Spring’s Popping Up at the Teaching Garden!

Teaching Garden March 2016    Teaching Garden March 2016-2    Teaching Garden March 2016-3

Prunus Persica, “Patio Peach” in full colorful splendor at the Zen Garden. A surprise plus: Its scent is lovely!

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A pretty drift of blooming daffodils.

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The bee skep at the Children’s Garden. What an eye-catcher!

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A redbud with a close-up of the buds

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Behind the stone bench is a Mountain Mint just starting to leaf-out. It’s surrounded by a wire fence to keep the hungry deer from lunching on it. By mid-summer, you won’t be able to see the structure of the bush because of how full it will be AND it’ll be covered in happy bees, butterflies and other bugs.

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So many drift of daffodils showing off their colors that I felt you would want to just enjoy the view before they’re gone for the season.

 JG (sitting in for Bev)

Let’s Do This!

The Master Gardener Volunteers have the “Let’s Do This” attitude and were busy with all the spring tasks that need to be done in the Teaching Garden.


Despite the 36 degree morning temperature, everyone worked together to hoist the Martin House along with the individual gourds or luxury condos as Master Gardener volunteer, Bill, likes to say.

His observations over the years is that the birds prefer the natural gourds since they have more space for the birds and their nests.  Last year there were six nests; each year the number increases.  We’re looking forward to their return since the Martins are a great asset to the garden.   They work very hard to eat insects as they fly about the garden.   The Martin House and gourds are cleaned during the winter with a solution of bleach and repainted every year.  Only acrylic paint is used (never use oil-based) and white is the birds’ preferred color.  The base of the pole is a snake guard – our way of protecting the nests.  Last year the houses were put up two weeks later due to the cold weather we were having.  (See Teaching Garden blog for April 9, 2015.)
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This is the fourth year that the garden has maintained rain barrels.  This water comes in handy to the far reaches of the garden, like the Woodland Garden.  The swing has been set up to let people sit and relax after working in the garden or to just sit and admire the garden view.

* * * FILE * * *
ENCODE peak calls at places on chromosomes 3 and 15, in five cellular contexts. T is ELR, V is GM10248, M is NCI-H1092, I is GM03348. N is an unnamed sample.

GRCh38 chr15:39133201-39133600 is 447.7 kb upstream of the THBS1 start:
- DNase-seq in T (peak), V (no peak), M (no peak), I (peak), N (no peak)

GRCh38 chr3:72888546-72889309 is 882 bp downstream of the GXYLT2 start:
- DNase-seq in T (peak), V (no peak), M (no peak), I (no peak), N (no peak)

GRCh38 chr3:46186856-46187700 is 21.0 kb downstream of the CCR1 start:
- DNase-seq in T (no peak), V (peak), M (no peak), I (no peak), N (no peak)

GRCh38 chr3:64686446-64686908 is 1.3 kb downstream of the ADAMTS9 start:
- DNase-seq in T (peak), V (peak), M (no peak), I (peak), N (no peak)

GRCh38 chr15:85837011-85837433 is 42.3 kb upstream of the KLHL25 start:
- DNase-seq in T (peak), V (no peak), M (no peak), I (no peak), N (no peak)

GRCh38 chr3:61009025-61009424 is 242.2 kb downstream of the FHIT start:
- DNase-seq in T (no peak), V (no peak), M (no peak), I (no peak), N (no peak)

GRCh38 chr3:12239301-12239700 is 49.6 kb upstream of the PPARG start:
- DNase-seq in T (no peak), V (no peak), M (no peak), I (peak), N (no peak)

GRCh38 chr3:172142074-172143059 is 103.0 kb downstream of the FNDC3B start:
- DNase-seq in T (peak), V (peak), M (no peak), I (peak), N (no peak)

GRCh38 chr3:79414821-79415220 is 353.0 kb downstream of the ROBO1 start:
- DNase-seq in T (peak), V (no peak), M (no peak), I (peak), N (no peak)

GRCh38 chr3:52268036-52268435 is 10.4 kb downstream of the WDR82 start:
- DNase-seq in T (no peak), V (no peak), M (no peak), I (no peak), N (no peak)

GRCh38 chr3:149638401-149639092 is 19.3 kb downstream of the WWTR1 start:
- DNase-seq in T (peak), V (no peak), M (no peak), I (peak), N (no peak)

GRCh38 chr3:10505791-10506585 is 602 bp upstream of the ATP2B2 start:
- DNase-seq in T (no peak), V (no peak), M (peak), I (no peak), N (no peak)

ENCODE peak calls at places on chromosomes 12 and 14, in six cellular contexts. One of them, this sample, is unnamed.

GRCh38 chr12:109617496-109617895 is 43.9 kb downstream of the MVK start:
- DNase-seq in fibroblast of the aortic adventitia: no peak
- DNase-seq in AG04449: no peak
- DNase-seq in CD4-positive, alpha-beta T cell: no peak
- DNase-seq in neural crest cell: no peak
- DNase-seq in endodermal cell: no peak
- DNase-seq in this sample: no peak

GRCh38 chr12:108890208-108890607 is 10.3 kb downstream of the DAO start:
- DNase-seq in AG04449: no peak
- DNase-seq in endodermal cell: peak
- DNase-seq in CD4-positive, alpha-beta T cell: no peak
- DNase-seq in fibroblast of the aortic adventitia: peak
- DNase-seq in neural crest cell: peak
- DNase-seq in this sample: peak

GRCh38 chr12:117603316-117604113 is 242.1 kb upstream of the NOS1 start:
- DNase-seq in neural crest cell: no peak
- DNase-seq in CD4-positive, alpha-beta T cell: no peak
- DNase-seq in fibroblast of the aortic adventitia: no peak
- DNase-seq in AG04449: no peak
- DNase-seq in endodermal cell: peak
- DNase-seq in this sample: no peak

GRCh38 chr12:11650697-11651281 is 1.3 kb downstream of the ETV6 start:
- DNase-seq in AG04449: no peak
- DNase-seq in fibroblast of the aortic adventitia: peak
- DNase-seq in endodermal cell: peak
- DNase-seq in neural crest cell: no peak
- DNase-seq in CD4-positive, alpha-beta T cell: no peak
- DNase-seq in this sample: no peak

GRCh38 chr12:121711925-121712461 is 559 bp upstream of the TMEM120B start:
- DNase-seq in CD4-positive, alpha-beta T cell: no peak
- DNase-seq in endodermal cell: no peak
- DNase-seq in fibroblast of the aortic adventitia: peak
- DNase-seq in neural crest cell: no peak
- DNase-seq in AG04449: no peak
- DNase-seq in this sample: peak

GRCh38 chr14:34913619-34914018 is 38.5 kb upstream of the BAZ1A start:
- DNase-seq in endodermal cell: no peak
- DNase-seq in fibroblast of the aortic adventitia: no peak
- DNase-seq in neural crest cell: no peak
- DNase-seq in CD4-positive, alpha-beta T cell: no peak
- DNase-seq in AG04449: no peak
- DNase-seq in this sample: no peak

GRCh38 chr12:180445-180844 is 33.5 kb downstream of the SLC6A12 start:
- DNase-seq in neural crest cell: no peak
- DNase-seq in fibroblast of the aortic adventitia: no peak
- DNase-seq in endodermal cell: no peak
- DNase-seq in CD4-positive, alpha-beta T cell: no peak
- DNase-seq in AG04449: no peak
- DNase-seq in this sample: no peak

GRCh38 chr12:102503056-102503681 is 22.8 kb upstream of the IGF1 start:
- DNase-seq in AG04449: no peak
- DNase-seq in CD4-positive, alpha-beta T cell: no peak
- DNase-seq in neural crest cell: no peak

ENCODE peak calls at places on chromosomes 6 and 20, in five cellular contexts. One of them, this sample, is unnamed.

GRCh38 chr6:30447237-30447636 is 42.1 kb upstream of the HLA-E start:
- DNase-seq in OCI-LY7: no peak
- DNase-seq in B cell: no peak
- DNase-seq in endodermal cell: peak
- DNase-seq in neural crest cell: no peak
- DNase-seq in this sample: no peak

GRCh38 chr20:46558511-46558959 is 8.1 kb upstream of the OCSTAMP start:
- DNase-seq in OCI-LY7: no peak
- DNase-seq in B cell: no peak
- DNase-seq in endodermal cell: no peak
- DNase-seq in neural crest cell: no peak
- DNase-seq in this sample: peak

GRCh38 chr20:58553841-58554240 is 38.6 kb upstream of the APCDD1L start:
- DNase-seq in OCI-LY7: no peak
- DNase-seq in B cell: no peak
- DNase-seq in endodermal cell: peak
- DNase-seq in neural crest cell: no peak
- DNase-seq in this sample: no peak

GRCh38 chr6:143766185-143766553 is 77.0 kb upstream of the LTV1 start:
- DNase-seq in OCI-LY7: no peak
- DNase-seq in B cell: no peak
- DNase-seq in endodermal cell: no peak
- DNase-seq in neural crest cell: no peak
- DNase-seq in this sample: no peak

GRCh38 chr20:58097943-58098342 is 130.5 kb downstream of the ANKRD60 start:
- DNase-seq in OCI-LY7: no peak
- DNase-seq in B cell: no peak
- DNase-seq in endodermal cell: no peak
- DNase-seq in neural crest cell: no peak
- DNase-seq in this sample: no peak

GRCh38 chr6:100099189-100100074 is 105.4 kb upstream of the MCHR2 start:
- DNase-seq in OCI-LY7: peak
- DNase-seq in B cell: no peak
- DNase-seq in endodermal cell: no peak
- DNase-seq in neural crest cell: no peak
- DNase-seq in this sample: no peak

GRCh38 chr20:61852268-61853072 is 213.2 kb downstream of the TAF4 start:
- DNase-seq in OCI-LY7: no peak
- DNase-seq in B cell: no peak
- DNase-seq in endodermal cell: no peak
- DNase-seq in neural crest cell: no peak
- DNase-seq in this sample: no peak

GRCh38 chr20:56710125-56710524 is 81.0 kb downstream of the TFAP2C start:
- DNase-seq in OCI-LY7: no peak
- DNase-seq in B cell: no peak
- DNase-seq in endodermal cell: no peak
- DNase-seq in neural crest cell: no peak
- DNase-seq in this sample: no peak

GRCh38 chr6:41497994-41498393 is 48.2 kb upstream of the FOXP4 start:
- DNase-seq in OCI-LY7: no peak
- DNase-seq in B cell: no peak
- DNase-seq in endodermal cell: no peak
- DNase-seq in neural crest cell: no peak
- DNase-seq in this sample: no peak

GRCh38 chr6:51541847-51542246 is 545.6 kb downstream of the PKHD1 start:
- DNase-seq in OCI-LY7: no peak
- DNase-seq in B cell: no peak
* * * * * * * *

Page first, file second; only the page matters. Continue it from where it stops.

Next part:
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The garden is experimenting with attracting bees (great pollinators!) and have set up two types of bee homes to see which one they prefer.
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Deer are nice to look at but their damage to the garden plants is not appreciated.  Jannell, in the Native Bed, pruned out the red twig dogwood where the deer rubbed their antlers; pruning will help encourage growth.
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Jannell said that a branch that had a praying mantis egg sac on it was pruned by mistake so they reattached it to another limb.  Hopefully the eggs inside will not realize and will emerge when the warm weather comes.

Ruth, in the Fragrance Bed, has her bags of tricks she uses to discourage deer.  The ring over the daylilies protect the emerging plant from being nibbled. Deer love new tender growth.  She also sprays Bobbex on the plants, a natural, environmentally-friendly solution.  Various tricks are used to deter deer and one must remain vigilant.

The Master Gardeners from the Cooks’ Garden were busy digging potato beds. They are planting more than they did last year because who doesn’t like potatoes and they are so easy to grow as Master Gardener volunteer Amye says.  They planted three varieties that will be harvested at different times so there will be a constant supply of potatoes. Planted are Red Norland (early), Kennebec (midseason) and Russet (late).

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wp-1458651976883.jpg  Refreshing, spring blossoms!


Rebirth of Spring!

The Teaching Garden was abuzz with Master Gardener Volunteers on Tuesday, their first day in the garden for 2016!  They were busy assessing the various flower and vegetable beds as well as clearing debris from winter.  Signs of new life are everywhere.  The most thrilling find was a baby box turtle in the Herb bed.   We’re thinking this baby is the result of the “Turtle Love” photo (see the post from September 2, 2015.)

A cold compost pile was started with new bales of straw.

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The compost volunteers were busy with their piles to mulch.
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New furniture was purchased and will grace the garden setting.


Some items overwintered well such as purple cabbage, kale and Brussel sprouts.
These were protected under a row cover (see picture posted August 19, 2015.)
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The title of this post is ‘Rebirth of Spring’ (thanks to Ruth, Master Gardener Volunteer, for suggesting the title) and is fitting seeing all the new growth!
wp-1458051114063.jpg   wp-1458053579074.jpg   wp-1458053367103.jpg   wp-1458052584618.jpg  Redbuds are getting ready to show us their color!

Four kinds of Hellebores are in bloom in the Woodland Garden. The green flowered ones are native.

The Master Gardener Volunteers will be working in the Garden on Tuesday mornings and Saturdays (weather permitting).  If you can’t make it to the garden, keep abreast by viewing the PWC Teaching Garden blog.  There is always something new happening!  It is wonderful to watch nature at work with the encouragement of the volunteers!wp-1458051332665.jpg